For the past few weeks, I’ve become a bit disinterested in playing video games. I would get home from work or school and look through my library trying to decide which AAA title I would play. They are all stellar games with huge production values and high review scores, but sometimes I’m not interested in the long-term investment required to make progress in them. Thankfully, I came across a little game on the eShop called PAN-PAN: a tiny big adventure. What drew me in was its aesthetic, but what piqued my interest was that it’s an isometric puzzler. After completing the game, I felt completely satisfied with the time I had spent and the wonderful experience I received from this delightful little game.
From a Distress Call, To An Exciting Journey
PAN-PAN begins with the main character crash-landing their ship on a mysterious planet. When the character wakes up from the crash, they discover that a group of local inhabitants are trying to repair the ship. These hooded figures with colorful beards require several tools and items so they can get the ship up and running. Your task is to explore the world, solve puzzles, and collect these parts.
The premise is simple and is presented entirely without dialogue. The creatures you interact with make expressive movements and sound effects with different tones and inflections so that you understand what they’re saying to you (without actually saying anything). I felt it was done exceptionally well in PAN-PAN, as interacting with the unique beings you meet usually yields information that will help you on your journey.
A Pastel-Colored Isometric Landscape Full of Wonder
The visual aesthetic of PAN-PAN is one of my favorite aesthetics in video games. The solid, pastel colored world with clearly defined shapes in an isometric space is simply beautiful. Everything seems to fit in place and, even though it’s design is simplistic, there seems to be so much wonder in its world. The game stands on its own as a visual treat, and can be a relaxing experience when exploring its landscapes.
The sound design of PAN-PAN is great too. Like I stated earlier, the game does not have any dialogue whatsoever so it’s important for the game to tell you what to do in whatever way it can. Characters speak in different tones and inflections to convey their meanings. Interacting with puzzle objects gives sound feedback to let you know if you’re on the right track. The music fits the visual aesthetic well by being simple, and quietly beautiful.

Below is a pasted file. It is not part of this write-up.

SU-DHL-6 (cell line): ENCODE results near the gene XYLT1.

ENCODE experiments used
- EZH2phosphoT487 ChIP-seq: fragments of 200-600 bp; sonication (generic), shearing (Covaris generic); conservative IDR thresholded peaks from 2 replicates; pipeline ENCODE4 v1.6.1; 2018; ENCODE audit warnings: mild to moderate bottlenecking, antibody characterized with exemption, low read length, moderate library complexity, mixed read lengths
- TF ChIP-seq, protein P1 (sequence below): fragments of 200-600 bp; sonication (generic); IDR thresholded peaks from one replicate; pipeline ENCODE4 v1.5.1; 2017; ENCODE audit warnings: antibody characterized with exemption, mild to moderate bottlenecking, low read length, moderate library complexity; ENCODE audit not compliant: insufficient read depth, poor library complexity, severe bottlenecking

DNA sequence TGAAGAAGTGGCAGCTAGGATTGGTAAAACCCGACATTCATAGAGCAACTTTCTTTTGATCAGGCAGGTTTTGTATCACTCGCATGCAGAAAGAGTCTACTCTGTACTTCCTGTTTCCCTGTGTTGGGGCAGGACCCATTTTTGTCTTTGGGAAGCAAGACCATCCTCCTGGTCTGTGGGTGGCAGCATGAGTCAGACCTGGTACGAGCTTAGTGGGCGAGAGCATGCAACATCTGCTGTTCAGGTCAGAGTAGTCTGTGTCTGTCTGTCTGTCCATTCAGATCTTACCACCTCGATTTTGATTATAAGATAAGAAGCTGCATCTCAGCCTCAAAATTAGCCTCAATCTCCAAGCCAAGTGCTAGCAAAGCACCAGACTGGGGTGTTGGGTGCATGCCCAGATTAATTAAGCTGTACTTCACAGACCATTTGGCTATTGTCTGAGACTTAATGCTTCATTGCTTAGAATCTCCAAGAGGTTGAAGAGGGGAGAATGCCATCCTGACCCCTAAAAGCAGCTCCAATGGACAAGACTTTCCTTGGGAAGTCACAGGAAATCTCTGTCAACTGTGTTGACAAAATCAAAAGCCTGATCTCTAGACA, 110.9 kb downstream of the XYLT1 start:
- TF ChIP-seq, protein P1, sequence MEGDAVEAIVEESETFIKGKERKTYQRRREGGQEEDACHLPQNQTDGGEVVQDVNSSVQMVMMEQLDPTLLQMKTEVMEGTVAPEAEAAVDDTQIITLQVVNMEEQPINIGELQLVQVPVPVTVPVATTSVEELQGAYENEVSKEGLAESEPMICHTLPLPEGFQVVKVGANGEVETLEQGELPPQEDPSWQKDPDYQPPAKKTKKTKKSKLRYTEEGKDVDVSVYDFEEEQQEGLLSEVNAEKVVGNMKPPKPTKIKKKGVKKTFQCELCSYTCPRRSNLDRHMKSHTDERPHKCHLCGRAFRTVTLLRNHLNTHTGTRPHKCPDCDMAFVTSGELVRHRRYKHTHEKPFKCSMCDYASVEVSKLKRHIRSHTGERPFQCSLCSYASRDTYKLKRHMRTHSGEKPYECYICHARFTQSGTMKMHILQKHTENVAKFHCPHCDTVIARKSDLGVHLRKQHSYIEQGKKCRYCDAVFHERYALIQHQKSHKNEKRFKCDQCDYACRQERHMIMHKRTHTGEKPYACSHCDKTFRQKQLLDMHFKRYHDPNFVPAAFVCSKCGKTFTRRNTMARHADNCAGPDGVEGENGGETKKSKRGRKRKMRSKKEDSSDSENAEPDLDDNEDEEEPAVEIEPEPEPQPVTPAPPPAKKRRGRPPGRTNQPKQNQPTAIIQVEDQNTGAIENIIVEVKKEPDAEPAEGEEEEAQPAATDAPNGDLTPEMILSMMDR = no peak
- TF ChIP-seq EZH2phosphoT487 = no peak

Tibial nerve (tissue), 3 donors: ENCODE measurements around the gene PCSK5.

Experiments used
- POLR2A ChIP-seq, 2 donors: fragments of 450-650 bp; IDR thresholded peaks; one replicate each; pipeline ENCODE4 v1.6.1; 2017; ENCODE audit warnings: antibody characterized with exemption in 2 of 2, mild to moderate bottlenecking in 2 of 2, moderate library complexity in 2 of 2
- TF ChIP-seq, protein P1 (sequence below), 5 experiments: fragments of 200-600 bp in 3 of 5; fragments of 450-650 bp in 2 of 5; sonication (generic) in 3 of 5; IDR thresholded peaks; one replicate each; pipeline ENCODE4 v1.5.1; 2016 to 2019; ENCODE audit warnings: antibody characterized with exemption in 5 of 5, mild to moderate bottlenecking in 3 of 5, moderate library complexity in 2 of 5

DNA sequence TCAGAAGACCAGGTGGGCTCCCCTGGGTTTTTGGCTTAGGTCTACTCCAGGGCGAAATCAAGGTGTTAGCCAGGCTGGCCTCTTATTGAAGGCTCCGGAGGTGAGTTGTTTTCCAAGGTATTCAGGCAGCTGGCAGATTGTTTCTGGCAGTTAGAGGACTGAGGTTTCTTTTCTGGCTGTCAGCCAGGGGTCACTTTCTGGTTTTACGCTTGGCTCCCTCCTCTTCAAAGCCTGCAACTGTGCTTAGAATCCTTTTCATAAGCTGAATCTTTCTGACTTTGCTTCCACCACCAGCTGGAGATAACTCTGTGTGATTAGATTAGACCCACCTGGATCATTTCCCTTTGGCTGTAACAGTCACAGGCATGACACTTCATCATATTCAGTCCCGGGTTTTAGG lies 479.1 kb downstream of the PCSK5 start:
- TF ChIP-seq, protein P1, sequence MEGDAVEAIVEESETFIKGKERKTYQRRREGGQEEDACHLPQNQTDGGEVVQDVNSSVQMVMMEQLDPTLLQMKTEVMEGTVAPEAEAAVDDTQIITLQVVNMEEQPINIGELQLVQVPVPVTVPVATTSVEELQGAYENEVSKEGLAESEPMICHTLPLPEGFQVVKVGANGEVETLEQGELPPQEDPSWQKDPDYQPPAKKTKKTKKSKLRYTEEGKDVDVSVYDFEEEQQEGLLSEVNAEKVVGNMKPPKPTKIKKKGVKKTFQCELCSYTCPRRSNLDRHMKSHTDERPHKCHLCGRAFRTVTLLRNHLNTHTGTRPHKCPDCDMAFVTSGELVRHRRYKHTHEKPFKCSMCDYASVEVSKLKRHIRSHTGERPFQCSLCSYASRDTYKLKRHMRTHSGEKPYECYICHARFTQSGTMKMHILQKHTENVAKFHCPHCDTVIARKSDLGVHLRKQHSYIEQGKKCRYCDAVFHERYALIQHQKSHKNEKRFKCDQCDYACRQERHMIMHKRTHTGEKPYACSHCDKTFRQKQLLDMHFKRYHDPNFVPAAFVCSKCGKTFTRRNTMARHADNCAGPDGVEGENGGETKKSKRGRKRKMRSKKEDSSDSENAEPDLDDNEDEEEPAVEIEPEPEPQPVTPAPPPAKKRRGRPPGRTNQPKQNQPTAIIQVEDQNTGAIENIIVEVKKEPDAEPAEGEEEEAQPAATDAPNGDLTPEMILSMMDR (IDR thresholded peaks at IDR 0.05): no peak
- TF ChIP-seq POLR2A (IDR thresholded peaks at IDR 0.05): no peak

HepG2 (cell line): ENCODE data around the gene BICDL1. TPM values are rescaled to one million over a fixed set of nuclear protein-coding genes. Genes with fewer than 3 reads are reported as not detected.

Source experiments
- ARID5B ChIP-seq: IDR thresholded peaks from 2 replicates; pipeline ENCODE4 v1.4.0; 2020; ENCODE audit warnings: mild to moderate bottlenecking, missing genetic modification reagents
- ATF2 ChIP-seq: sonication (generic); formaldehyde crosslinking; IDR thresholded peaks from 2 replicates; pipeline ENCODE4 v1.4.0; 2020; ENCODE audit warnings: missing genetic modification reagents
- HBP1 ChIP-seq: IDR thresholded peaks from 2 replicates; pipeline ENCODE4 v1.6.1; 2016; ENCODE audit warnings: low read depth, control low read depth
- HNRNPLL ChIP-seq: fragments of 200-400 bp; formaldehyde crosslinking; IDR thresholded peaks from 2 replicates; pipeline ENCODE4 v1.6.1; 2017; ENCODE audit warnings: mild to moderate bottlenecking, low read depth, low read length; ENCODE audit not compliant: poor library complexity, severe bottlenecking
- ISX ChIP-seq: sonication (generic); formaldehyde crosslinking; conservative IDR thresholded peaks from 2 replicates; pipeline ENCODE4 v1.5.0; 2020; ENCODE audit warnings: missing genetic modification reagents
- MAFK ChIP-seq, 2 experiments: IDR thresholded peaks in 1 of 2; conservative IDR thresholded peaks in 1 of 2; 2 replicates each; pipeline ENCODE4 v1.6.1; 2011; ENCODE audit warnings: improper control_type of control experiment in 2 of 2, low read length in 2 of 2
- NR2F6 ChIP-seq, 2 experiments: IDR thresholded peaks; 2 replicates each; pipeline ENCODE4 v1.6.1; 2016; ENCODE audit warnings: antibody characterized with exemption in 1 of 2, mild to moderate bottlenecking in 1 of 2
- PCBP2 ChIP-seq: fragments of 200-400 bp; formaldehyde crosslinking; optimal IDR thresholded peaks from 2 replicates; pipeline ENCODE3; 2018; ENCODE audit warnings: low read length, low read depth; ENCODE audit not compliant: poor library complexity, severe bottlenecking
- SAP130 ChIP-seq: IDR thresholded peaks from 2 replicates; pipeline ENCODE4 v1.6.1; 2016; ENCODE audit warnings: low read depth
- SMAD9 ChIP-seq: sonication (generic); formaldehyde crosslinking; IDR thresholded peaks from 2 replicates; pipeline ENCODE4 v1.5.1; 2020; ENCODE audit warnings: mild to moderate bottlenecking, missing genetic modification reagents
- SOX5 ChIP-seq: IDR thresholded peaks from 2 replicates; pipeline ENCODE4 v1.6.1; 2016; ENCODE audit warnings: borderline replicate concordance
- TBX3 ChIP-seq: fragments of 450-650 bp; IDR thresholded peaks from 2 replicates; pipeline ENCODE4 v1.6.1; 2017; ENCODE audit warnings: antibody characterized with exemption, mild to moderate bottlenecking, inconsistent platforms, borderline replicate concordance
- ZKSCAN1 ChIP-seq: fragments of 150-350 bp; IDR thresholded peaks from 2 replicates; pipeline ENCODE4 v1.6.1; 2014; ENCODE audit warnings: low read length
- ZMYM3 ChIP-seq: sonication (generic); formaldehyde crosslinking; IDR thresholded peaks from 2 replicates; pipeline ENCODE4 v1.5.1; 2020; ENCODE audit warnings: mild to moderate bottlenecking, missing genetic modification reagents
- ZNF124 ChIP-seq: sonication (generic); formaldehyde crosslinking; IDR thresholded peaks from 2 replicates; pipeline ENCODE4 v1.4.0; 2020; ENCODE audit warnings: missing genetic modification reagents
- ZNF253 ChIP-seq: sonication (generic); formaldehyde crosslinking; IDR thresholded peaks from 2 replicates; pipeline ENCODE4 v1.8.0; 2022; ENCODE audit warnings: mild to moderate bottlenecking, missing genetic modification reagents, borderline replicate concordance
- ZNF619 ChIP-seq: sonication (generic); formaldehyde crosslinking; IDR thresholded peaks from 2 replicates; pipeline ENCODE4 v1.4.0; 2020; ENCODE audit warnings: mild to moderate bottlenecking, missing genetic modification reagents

I’m glad to report that I experienced no performance issues in either docked or handheld mode. The game also makes use of the HD Rumble on the Switch in tiny ways such as rumbling lightly when walking through bushes. The presentation of PAN-PAN stands out so well because of the tiny details it pays attention to.
Shifting the Landscape to See the Solution
PAN-PAN is all about discovery and figuring things out for yourself. Even though this game is small, there is a large variety of areas to explore from deserts to caves. In these locations, you will come across puzzles that must be solved so you can unlock a new area or receive an item that is required for solving another puzzle. At the beginning of the game, you can freely choose to explore whatever isn’t currently blocked by a puzzle. The puzzles themselves are as various as the areas they are in. Puzzles range from identifying the correct path to follow, to figuring out which artifacts go on what platforms, to messing with electrical blocks to create a line of circuits.
PAN-PAN has no dialogue or obvious hint/tip system. Each puzzle has visual clues that are supposed to guide you. An important part of interpreting these visual clues is the ability to shift the camera. The game allows you to rotate the camera 360 degrees, and zoom in very closely to the main character to identify tiny details on the puzzles you’re solving. Being able to shift the camera adds an extra layer of depth to interpreting these visual clues . Some of the visual clues are obvious, while others are esoteric. Each puzzle requires a certain degree of patience, but their difficulty/level of frustration depends on your ability to interpret the visual clues and carry out the solution. There were some puzzles that I was able to solve in a few minutes, but others took me significantly longer. Some puzzles require you to backtrack as well, which essentially makes the entire world of PAN-PAN a puzzle in of itself.
Solving all the puzzles in an area, or solving a series of puzzles that are connected across the world, award you with an item or tool you need to repair the ship. Once you collect all of these items, you’ve completed everything there is to do in the game. There is no extra content like a new game plus or challenge mode.
PAN-PAN has some puzzles that are frustrating to solve. I understand that having no dialogue or guidance system is an important part of the experience, but there are some situations where the visual clues are simply not enough. These clues can be obtuse, esoteric, and at times just plain gibberish. It’s possible to solve some puzzles through trial and error, but solutions that require backtracking can prove to be exhausting on your patience. I was able to solve all the puzzles and complete the game without a guide, but it wasn’t without my fair share of frustration and breaks in between the puzzles I found most difficult.
Exploring the cute, pastel-colored world of PAN-PAN and meeting its quirky inhabitants is a wonderful experience. The puzzles that are scattered across the land are clever, unique, and challenging. Some puzzles might seem to be impossible to solve at first, but eventually getting it to click is incredibly rewarding. I can easily see myself crash-landing my ship again so I can visit the beautiful world of PAN-PAN once more. PAN-PAN: a big tiny adventure is available on the Nintendo eShop for $4.99.
Review Copy Provided by Circle Entertainment